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What Are Vegan Baked Beans?

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  • Written By: B. Miller
  • Edited By: Andrew Jones
  • Last Modified Date: 25 July 2017
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Vegan baked beans do not contain any animal products, such as pork fat or pieces of bacon, which are both frequently used to flavor traditional baked beans. This is a dish frequently eaten on the side at barbecues or when camping because it is flavorful, filling, and relatively easy to make. In general, anything labeled as "vegetarian" baked beans can also be considered vegan baked beans, because dairy is not a usual ingredient in baked beans unless cheese is added for some reason, which is not particularly common. This dish can be purchased pre-made in a can and simply heated up, or it may be homemade to adjust the seasonings.

In general, vegan baked beans are made with navy beans or pinto beans. Purchased dry, these will need to be pre-soaked and then cooked before being made into baked beans. If they are purchased in a can, they will just need to be heated, which is slightly easier but generally a bit more expensive. Anyone making large batches of baked beans, such as for a picnic, will probably want to purchase dry beans in bulk. The rest of the ingredients added to the baked beans are largely related to personal preference, but they usually include a mixture of spicy and sweet flavors for a nice balance.

Onion and garlic powder, as well as dry mustard, can be easy ways to season the beans; fresh ingredients can work as well, but they should be chopped very small. Ingredients such as tomato paste or tomato sauce, molasses, and soy sauce are often used to make the sauce. Some people will also add olive oil, or cider vinegar, for different flavors. To sweeten it, brown sugar can also be added; in a pinch, ketchup can even be used for a little additional flavor. There are a number of different recipes for vegan baked beans to be found simply by searching online, but this is a dish that is easy to experiment with.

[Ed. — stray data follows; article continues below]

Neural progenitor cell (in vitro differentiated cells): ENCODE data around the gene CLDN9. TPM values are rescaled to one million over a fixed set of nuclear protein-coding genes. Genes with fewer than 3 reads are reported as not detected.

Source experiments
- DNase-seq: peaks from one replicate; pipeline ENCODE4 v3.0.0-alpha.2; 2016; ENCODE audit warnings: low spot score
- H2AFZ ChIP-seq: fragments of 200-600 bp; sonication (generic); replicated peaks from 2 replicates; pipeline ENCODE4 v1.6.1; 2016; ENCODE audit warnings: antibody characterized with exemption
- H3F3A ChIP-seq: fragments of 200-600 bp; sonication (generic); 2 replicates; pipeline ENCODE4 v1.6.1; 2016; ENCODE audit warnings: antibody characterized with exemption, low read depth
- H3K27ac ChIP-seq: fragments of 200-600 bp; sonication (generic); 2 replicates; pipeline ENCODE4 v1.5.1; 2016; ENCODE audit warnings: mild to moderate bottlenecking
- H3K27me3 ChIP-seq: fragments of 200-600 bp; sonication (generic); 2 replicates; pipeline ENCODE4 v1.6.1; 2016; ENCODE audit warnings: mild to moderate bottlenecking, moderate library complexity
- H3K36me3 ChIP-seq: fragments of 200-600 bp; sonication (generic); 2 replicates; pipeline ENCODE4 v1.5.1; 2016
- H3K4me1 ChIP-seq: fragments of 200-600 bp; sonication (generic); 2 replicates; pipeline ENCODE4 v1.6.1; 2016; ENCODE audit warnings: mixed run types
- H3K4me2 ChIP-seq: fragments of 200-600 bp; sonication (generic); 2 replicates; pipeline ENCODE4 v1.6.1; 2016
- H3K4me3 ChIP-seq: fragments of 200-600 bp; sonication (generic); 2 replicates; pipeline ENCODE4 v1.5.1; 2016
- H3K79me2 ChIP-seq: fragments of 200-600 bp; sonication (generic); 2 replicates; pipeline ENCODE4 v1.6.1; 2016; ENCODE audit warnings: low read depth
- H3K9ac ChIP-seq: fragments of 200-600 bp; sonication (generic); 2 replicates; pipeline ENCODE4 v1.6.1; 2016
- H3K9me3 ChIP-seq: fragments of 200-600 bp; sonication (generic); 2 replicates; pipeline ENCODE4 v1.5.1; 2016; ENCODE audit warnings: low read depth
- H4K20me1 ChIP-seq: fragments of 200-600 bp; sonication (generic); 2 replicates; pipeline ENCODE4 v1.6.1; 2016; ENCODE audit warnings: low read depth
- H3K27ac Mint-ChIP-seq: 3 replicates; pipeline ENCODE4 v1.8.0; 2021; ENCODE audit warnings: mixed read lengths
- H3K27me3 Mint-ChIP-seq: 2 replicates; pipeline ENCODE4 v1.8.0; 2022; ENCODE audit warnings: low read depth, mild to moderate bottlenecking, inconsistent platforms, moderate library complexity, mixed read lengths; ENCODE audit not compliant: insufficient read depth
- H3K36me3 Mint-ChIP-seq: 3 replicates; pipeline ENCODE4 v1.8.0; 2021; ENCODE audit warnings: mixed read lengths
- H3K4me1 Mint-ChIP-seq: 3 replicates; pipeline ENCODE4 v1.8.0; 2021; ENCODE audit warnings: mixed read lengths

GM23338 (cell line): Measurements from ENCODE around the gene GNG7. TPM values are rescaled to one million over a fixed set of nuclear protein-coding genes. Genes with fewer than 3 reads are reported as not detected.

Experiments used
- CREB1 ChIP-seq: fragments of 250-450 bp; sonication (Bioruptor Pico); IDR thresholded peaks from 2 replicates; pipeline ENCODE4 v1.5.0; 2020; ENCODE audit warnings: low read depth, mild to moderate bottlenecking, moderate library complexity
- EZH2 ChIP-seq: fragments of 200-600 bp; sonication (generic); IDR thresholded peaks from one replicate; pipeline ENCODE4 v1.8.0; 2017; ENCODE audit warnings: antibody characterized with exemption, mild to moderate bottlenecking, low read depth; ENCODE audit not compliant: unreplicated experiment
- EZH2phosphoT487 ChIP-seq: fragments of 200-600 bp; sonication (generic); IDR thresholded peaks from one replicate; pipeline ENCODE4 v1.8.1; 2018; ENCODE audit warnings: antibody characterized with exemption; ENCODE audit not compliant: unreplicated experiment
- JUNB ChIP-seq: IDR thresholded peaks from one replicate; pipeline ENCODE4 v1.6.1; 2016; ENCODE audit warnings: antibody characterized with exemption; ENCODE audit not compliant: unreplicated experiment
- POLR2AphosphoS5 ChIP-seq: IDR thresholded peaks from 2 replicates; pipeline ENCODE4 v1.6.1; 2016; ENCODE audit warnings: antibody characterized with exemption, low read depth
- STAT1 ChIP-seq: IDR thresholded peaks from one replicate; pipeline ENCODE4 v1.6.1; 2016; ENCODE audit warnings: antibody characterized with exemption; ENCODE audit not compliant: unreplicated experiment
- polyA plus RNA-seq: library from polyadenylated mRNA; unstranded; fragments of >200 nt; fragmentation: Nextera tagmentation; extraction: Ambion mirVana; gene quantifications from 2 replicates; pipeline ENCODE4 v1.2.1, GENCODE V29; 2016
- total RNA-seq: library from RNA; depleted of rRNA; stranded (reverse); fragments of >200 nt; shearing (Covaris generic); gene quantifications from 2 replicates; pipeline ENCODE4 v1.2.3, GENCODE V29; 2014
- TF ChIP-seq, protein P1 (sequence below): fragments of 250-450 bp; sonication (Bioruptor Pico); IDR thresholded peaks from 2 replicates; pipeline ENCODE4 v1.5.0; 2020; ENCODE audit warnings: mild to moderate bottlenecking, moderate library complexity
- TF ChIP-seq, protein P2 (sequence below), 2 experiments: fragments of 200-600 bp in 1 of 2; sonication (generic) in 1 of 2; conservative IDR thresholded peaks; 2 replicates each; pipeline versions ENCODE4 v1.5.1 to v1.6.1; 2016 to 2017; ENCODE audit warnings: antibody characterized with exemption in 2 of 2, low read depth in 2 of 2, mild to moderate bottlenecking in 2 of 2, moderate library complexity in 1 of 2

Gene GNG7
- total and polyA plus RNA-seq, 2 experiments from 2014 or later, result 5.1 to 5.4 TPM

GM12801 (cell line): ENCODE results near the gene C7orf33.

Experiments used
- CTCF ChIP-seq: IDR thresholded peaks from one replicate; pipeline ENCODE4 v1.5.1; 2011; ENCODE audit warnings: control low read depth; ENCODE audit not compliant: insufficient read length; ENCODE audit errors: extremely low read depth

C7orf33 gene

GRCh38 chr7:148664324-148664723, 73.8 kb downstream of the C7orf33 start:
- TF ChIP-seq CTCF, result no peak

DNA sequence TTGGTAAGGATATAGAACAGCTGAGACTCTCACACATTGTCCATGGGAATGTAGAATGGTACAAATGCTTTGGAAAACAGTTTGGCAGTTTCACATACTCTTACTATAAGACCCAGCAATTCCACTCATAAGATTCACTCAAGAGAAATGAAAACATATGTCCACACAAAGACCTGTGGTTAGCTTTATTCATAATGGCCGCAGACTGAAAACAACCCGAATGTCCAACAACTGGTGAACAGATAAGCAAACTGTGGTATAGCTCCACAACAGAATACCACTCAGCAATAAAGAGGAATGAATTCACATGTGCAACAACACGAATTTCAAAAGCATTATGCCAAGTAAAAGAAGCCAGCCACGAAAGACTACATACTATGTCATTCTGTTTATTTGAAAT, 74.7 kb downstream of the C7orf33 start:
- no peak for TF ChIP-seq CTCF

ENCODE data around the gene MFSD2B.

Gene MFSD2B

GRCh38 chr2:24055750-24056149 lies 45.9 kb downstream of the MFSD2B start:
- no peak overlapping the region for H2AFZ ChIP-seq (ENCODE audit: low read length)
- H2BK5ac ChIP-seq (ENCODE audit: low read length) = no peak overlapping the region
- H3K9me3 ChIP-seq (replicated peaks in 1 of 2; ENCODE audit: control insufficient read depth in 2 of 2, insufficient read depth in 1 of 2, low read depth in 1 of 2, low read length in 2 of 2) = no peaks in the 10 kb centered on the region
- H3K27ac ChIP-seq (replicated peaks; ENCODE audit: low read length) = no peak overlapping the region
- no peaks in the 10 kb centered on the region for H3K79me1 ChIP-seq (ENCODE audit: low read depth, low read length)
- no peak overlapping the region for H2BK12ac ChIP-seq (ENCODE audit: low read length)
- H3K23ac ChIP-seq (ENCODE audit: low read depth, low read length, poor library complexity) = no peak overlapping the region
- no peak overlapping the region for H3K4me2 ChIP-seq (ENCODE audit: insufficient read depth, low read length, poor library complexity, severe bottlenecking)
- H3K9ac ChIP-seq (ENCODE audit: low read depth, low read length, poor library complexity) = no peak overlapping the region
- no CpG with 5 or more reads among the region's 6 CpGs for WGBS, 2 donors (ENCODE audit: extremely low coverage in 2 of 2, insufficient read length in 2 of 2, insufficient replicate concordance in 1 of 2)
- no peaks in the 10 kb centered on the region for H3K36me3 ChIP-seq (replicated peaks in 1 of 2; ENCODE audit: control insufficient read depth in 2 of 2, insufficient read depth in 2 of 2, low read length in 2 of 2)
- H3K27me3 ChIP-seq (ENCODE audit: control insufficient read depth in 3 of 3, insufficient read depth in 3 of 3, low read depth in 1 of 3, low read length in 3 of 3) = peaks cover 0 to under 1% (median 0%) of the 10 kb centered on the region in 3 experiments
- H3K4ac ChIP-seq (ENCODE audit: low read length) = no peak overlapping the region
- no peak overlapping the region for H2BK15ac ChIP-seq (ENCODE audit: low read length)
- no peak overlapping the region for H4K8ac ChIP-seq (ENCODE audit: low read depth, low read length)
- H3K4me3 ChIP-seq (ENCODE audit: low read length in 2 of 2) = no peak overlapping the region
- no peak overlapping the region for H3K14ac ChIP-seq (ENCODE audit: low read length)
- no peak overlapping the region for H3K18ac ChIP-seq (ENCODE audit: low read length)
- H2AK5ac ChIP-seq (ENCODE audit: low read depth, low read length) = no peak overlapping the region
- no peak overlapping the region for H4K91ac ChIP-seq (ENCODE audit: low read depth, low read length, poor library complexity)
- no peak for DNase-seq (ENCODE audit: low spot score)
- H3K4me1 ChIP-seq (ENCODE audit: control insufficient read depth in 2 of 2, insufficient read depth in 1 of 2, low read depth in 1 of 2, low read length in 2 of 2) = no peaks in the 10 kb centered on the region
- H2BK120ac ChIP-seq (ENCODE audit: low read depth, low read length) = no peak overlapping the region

Generally, once the actual beans are cooked through, making vegan baked beans is as simple as mixing all of the seasonings and sauce ingredients together in a pot, and heating it up. These can be reheated as well, which is part of what makes them a good choice for camping. This dish is also a great source of protein as well as fiber, which is important for anyone following a vegan or vegetarian diet, since eating enough protein can be more of a challenge.

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Hawthorne
Post 4

For anybody looking for canned vegan baked beans, keep in mind that vegetarian baked beans can be vegan, but they aren't always vegan! I found a brand of canned vegetarian baked beans that looked great, only to find out after reading the label that they contained cheese.

Not cheese like they were flavored that way, but apparently powdered cheese was part of this brand's flavorings -- I ended up buying several cans before I realized what was in them, and then I had to give them away because I couldn't at them. Very frustrating! Always read the label before you buy.

gimbell
Post 3

@TheGraham - Ooh, the liquid smoke flavoring stuff is a great idea! So long as it's vegan, why not just add some straight barbeque sauce to the pot? It'll taste smoky and sweet all at once.

TheGraham
Post 2

@seHiro - After reading this article I was shaking my head, thinking baked beans were impossible to make well without adding a ham bone -- the way my mom always made baked beans when I was growing up. After reading your post, though, I'm thinking on other ways to add flavor to beans.

What about curry? Do you think that would be good, or just strange? Curry works great in lentil recipes, I think it would go well with beans.

I like the article's suggestion to add brown sugar. I would go a step further and add some of that "liquid smoke" smoke flavoring to give it a really nice barbeque flavor without adding any meat at all. Sounds really yummy with your garlic recipe, too.

seHiro
Post 1

Wow...seems like my favorite baked beans recipe is technically vegan. I didn't even know it! I adore garlic, and use it in my cooking a lot. For my favorite kind of baked beans, I use generous amounts of garlic -- at least two or three full loves per pot, if not more.

To avoid chunkiness as the article mentioned when using fresh ingredients, I pre-cook the garlic. To do this, I peel the garlic cloves, chop them roughly, then simmer them in a small amount of water until they cook into a nice mush.

I add the mush to the baked beans when I first start cooking the beans, and it cooks down further, infusing garlic flavor into the backed beans. Add some onions in the same way if you like, and then add some salt, and voila! Yummy, yummy baked beans, vegan-style!

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